Tunisia’s Islamist premier Ali Larayedh made a written pledge to step down in a last-ditch bid to rescue crisis talks on Friday that the opposition was threatening to boycott.
The national dialogue aims to end months of political deadlock between the government and the mainly secular opposition that has paralyzed Tunisia’s political transition nearly three years after the January 2011 overthrow of veteran strongman Zine El Abidine Ben Ali.
Amid growing doubts that the opposition would attend a new attempt to launch the negotiations on Friday, Prime Minister Ali Larayedh sent a written commitment to mediators that his government would resign, his ruling party al-Nahda said.
The pledge drew a positive initial reaction from opposition members, although an official reaction had yet to be announced.
Fadhel Mahfoudh, president of the bar association that is helping mediate the crisis, said he thought the national dialogue could begin later on Friday following a delay of several hours.
“The national dialogue launch will go ahead at 10:00 am (0900 GMT),” the UGTT trade union confederation, which has been the lead mediator in the protracted political crisis, said just hours before the planned start.
“We will see which parties turn up.”
Earlier efforts to launch the talks on October 5 and 23 failed, most recently after a statement by Larayedh failed to satisfy opposition demands.
“Last night on television, Tunisia’s prime minister reiterated his government’s pledge to step down according to the quartet roadmap, following the implementation of the preceding milestones in the roadmap,” al-Nahda said on Friday.
“A signed statement of the same pledge has been sent to the quartet hosting the national dialogue.”
The opposition has previously refused to join the talks until Larayedh gives a “clear and explicit” undertaking that his government will step down within three weeks of the dialogue’s launch.
“Personally speaking, I think the written commitment responds to the expectations of (opposition coalition) the National Salvation Front and the dialogue should be able to start,” Mongi Ellouze, a member of the opposition tasked with examining Larayedh’s latest proposal, told AFP.
One major opposition faction, the Nidaa Tounes party of ex-premier Beji Caid Essebsi, an outspoken al-Nahda critic, had said only a written commitment to the three-week deadline from the government would persuade it to join the dialogue.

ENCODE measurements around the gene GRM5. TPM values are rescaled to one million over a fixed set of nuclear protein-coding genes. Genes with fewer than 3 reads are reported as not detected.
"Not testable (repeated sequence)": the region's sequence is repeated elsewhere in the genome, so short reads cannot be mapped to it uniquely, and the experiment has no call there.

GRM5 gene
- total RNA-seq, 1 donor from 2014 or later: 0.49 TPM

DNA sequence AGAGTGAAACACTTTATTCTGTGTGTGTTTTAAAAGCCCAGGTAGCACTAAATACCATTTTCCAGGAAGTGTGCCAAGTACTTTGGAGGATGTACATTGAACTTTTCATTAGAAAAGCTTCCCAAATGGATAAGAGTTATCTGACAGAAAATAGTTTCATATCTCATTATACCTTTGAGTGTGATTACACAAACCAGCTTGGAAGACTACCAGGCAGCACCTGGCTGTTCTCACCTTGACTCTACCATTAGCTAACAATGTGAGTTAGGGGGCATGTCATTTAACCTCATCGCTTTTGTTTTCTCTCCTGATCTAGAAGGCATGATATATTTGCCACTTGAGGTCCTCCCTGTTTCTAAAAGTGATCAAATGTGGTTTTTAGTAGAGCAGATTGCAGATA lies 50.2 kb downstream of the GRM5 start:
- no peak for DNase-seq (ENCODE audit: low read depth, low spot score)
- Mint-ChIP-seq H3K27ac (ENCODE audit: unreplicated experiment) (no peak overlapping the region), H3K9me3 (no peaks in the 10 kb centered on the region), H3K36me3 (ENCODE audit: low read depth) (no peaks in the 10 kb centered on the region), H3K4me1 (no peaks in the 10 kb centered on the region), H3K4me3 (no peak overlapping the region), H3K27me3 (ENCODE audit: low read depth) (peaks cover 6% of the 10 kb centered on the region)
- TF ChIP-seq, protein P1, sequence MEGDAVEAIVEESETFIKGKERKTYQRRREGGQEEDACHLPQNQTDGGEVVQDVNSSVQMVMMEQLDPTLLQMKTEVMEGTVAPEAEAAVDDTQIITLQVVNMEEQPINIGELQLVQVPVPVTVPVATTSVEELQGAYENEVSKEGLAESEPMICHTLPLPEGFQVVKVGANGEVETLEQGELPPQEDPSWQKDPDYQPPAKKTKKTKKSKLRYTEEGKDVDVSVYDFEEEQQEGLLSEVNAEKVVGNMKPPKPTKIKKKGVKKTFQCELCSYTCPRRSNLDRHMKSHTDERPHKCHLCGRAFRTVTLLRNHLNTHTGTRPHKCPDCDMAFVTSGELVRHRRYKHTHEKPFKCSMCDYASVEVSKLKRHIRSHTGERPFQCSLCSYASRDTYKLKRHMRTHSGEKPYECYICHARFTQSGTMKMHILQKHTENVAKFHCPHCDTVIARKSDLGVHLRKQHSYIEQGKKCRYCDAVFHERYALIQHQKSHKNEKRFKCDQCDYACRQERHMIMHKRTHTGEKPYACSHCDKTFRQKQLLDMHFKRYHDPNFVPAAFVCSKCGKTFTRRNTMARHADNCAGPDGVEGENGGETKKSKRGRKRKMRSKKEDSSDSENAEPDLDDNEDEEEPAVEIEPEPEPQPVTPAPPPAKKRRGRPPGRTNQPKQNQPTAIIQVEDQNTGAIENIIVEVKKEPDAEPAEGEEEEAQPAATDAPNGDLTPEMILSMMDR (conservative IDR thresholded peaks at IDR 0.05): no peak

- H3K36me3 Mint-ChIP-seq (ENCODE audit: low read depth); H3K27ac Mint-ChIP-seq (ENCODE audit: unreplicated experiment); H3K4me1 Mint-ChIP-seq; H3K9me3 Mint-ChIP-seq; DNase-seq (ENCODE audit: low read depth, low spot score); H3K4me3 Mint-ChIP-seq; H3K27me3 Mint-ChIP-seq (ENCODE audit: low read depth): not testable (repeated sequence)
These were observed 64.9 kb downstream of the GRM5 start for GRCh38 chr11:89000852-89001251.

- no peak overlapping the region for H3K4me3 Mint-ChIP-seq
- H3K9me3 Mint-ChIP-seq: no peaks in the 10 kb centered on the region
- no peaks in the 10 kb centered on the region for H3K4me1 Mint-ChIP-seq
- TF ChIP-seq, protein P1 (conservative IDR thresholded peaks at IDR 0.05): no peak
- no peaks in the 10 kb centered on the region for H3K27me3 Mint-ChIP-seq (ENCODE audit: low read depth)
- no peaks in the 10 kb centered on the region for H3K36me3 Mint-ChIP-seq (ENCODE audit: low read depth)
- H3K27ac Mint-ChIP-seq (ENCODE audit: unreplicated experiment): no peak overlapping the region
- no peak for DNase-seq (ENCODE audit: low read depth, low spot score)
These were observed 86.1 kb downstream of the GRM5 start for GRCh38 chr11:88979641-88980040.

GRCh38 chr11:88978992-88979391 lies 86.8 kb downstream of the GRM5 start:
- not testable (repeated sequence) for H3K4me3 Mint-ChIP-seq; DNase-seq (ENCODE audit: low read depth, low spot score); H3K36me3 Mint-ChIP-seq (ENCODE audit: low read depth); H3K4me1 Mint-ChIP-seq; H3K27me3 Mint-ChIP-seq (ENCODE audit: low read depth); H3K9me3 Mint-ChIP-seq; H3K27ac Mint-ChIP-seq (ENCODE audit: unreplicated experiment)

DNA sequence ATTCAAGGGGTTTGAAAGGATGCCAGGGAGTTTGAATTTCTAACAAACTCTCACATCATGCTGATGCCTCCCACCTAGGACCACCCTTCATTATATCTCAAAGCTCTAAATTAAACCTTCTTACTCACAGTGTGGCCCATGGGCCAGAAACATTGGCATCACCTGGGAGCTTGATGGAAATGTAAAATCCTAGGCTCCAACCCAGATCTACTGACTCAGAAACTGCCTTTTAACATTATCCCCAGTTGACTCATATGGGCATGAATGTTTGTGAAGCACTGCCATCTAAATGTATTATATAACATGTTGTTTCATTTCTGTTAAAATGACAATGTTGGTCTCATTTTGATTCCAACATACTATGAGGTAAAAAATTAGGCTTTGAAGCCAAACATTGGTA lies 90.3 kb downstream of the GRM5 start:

The timeframe is stipulated in the hard-won roadmap brokered by the mediators between the government and the opposition, at the end of which a caretaker cabinet of technocrats is to be appointed.
The blueprint also sets a parallel one-month timeframe for the adoption of a new constitution and electoral laws, and a timetable for fresh elections, which the government is insisting must also be adhered to.
Bitter divisions between the al-Nahda-led government and its secular opponents have blocked progress on those key political issues, hampering Tunisia’s democratic transition.
The heightened political uncertainty comes amid a tense security situation in Tunisia which was still marking three days of national mourning for six policemen killed in a clash with suspected militants in the central Sidi Bouzid region on Wednesday.
The country has been rocked by violence blamed on jihadi groups suppressed under Ben Ali.
Early on Friday morning, police shot and wounded a suspected militant after a car chase in a Tunis suburb, but the interior ministry later said that those traveling in the car were “drunken youths” with no links to terrorism.
The interior ministry said one suspect was taken to hospital with bullet wounds while four others were arrested.
It said the men had been traveling in a vehicle which ignored police orders to stop.
Bloodstains were visible on the pavement at the scene, as police with sniffer dogs inspected a vehicle parked close to a nearby college to check for explosives.
The college itself was evacuated.
Public anger has been mounting over the death toll from jihadi violence, which saw two al-Nahda offices torched on Thursday as seven slain police officers were laid to rest.
The failure of the government to rein in militants has been one of the principal grievances of the opposition, which has boycotted work on drawing up a new constitution since the killing of one its MPs by suspected jihadis in July.
The government has admitted it has struggled to contain the militants but blamed a lack of resources.